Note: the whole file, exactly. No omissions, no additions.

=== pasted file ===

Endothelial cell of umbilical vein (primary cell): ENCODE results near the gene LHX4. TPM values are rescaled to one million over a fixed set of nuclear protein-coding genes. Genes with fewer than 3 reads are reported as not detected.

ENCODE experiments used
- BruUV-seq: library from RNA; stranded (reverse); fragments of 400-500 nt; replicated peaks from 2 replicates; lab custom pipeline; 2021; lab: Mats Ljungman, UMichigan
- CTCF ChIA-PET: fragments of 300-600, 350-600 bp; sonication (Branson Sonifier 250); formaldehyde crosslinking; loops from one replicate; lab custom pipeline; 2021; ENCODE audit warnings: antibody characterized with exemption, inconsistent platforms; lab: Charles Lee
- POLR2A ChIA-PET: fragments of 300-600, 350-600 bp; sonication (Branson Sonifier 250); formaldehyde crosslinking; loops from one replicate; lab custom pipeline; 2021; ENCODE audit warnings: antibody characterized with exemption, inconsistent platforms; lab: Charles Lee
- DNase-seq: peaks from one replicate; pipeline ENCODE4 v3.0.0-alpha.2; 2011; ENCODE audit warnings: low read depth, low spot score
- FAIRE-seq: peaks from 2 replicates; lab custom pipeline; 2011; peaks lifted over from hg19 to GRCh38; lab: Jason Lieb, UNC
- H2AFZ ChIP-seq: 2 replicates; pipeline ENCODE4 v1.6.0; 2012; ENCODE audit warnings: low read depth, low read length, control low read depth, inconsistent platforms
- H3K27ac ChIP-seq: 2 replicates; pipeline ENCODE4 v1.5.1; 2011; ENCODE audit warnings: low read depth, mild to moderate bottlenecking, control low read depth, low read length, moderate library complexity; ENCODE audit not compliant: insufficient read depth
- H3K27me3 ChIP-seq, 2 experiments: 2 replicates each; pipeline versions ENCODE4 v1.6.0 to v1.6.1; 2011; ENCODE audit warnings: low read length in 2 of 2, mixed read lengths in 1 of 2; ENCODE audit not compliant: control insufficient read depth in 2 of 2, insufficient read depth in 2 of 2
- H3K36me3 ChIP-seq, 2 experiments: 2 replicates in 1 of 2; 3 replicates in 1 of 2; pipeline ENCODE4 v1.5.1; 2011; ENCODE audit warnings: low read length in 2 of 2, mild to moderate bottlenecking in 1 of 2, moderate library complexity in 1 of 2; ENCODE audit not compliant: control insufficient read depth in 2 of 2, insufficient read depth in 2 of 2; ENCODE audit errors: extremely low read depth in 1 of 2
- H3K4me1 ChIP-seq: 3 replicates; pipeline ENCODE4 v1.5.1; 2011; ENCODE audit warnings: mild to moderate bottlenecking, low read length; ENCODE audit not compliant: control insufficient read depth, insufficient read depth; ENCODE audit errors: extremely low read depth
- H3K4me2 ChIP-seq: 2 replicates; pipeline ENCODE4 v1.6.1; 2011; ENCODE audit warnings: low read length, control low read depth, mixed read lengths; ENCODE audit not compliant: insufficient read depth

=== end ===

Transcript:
Endothelial cell of umbilical vein (primary cell): ENCODE results near the gene LHX4. TPM values are rescaled to one million over a fixed set of nuclear protein-coding genes. Genes with fewer than 3 reads are reported as not detected.

ENCODE experiments used
- BruUV-seq: library from RNA; stranded (reverse); fragments of 400-500 nt; replicated peaks from 2 replicates; lab custom pipeline; 2021; lab: Mats Ljungman, UMichigan
- CTCF ChIA-PET: fragments of 300-600, 350-600 bp; sonication (Branson Sonifier 250); formaldehyde crosslinking; loops from one replicate; lab custom pipeline; 2021; ENCODE audit warnings: antibody characterized with exemption, inconsistent platforms; lab: Charles Lee
- POLR2A ChIA-PET: fragments of 300-600, 350-600 bp; sonication (Branson Sonifier 250); formaldehyde crosslinking; loops from one replicate; lab custom pipeline; 2021; ENCODE audit warnings: antibody characterized with exemption, inconsistent platforms; lab: Charles Lee
- DNase-seq: peaks from one replicate; pipeline ENCODE4 v3.0.0-alpha.2; 2011; ENCODE audit warnings: low read depth, low spot score
- FAIRE-seq: peaks from 2 replicates; lab custom pipeline; 2011; peaks lifted over from hg19 to GRCh38; lab: Jason Lieb, UNC
- H2AFZ ChIP-seq: 2 replicates; pipeline ENCODE4 v1.6.0; 2012; ENCODE audit warnings: low read depth, low read length, control low read depth, inconsistent platforms
- H3K27ac ChIP-seq: 2 replicates; pipeline ENCODE4 v1.5.1; 2011; ENCODE audit warnings: low read depth, mild to moderate bottlenecking, control low read depth, low read length, moderate library complexity; ENCODE audit not compliant: insufficient read depth
- H3K27me3 ChIP-seq, 2 experiments: 2 replicates each; pipeline versions ENCODE4 v1.6.0 to v1.6.1; 2011; ENCODE audit warnings: low read length in 2 of 2, mixed read lengths in 1 of 2; ENCODE audit not compliant: control insufficient read depth in 2 of 2, insufficient read depth in 2 of 2
- H3K36me3 ChIP-seq, 2 experiments: 2 replicates in 1 of 2; 3 replicates in 1 of 2; pipeline ENCODE4 v1.5.1; 2011; ENCODE audit warnings: low read length in 2 of 2, mild to moderate bottlenecking in 1 of 2, moderate library complexity in 1 of 2; ENCODE audit not compliant: control insufficient read depth in 2 of 2, insufficient read depth in 2 of 2; ENCODE audit errors: extremely low read depth in 1 of 2
- H3K4me1 ChIP-seq: 3 replicates; pipeline ENCODE4 v1.5.1; 2011; ENCODE audit warnings: mild to moderate bottlenecking, low read length; ENCODE audit not compliant: control insufficient read depth, insufficient read depth; ENCODE audit errors: extremely low read depth
- H3K4me2 ChIP-seq: 2 replicates; pipeline ENCODE4 v1.6.1; 2011; ENCODE audit warnings: low read length, control low read depth, mixed read lengths; ENCODE audit not compliant: insufficient read depth